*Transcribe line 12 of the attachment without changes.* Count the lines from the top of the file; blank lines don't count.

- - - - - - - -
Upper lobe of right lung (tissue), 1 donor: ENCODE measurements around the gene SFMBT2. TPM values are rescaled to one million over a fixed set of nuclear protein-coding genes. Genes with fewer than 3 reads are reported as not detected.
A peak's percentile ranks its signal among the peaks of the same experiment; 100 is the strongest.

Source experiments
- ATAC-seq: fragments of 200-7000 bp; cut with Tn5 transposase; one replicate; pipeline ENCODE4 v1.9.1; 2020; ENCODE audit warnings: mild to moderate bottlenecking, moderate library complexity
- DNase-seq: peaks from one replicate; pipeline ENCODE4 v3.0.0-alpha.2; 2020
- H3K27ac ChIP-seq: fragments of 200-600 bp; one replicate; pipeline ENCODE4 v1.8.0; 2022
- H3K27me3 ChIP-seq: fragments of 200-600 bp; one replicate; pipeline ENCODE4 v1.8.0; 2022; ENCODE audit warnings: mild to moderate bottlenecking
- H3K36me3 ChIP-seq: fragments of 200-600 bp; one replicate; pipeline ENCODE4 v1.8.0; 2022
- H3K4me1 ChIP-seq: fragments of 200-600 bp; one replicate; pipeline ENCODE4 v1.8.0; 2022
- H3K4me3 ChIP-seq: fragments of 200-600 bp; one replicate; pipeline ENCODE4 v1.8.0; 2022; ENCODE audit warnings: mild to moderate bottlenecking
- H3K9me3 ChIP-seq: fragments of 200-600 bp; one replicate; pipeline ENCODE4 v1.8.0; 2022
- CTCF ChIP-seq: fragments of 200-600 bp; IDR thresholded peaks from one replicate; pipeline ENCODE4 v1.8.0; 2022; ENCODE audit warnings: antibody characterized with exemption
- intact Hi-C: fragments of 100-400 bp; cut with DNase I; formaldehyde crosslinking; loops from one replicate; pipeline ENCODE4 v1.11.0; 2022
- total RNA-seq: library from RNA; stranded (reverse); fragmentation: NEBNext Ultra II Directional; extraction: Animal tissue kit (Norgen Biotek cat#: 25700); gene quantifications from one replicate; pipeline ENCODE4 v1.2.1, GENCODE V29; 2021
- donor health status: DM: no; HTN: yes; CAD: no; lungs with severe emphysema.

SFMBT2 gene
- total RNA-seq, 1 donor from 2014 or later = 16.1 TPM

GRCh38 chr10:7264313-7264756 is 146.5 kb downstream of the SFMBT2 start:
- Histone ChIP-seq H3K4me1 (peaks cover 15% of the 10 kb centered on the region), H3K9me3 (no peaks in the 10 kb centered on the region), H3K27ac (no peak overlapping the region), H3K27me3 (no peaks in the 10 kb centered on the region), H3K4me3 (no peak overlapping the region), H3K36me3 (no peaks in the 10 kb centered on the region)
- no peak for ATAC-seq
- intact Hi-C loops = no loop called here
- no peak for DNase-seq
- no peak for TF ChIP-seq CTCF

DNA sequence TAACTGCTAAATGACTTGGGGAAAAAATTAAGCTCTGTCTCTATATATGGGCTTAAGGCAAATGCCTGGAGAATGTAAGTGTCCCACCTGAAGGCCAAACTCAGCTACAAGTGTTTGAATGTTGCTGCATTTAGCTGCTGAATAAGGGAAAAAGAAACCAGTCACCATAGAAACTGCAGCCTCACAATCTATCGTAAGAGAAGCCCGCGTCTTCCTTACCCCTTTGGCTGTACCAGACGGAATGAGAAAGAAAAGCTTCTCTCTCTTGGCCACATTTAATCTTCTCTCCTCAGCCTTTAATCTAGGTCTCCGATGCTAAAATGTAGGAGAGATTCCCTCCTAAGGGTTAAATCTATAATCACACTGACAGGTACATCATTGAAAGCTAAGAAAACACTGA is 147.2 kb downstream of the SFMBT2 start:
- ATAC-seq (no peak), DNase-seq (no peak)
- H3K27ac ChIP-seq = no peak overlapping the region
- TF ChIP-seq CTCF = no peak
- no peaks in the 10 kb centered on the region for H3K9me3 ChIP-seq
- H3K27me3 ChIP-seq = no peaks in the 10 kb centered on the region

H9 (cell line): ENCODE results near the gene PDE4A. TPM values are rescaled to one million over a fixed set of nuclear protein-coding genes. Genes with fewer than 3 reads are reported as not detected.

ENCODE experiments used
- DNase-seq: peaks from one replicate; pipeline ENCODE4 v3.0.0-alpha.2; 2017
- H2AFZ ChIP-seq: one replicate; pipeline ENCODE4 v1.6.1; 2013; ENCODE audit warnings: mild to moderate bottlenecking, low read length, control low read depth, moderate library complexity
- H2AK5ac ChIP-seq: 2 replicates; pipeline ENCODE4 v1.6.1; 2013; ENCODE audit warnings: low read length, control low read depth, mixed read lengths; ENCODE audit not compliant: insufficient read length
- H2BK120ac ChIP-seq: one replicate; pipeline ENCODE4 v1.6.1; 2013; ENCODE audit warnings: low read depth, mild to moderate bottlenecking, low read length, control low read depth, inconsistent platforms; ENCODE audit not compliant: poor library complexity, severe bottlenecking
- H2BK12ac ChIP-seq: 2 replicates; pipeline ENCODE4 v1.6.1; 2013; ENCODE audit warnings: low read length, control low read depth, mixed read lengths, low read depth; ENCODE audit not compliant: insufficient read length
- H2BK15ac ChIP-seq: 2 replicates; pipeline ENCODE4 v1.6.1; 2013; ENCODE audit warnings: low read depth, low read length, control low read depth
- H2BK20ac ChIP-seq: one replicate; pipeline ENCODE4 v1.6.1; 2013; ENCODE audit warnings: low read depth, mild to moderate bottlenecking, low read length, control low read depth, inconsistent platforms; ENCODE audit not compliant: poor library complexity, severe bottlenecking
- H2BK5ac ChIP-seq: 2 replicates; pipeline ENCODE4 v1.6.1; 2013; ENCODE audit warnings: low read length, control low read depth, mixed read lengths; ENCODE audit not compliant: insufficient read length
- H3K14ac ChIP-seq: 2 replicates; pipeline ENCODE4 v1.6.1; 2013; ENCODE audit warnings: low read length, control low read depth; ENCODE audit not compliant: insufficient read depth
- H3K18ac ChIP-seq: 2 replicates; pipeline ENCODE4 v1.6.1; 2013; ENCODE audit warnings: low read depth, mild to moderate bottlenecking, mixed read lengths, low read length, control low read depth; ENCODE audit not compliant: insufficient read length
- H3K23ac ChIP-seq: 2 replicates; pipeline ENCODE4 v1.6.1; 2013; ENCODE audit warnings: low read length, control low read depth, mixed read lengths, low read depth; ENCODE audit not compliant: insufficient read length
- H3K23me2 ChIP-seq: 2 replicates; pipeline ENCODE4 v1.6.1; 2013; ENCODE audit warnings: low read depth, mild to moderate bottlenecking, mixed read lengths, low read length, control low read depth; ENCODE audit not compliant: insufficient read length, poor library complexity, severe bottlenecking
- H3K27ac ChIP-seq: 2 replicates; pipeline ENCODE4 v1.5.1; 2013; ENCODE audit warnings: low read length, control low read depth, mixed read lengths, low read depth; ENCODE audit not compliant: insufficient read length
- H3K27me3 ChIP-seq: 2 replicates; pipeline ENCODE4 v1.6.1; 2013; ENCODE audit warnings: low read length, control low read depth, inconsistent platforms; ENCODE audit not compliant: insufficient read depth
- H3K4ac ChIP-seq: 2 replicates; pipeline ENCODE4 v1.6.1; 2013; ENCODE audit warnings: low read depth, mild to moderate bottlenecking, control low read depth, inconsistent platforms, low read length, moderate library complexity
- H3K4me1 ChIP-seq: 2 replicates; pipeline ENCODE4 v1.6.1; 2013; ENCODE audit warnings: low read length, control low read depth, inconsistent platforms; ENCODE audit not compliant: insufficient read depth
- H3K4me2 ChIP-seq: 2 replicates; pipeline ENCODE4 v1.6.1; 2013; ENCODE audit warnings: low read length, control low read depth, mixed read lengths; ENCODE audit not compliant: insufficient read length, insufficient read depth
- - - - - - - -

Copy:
- CTCF ChIP-seq: fragments of 200-600 bp; IDR thresholded peaks from one replicate; pipeline ENCODE4 v1.8.0; 2022; ENCODE audit warnings: antibody characterized with exemption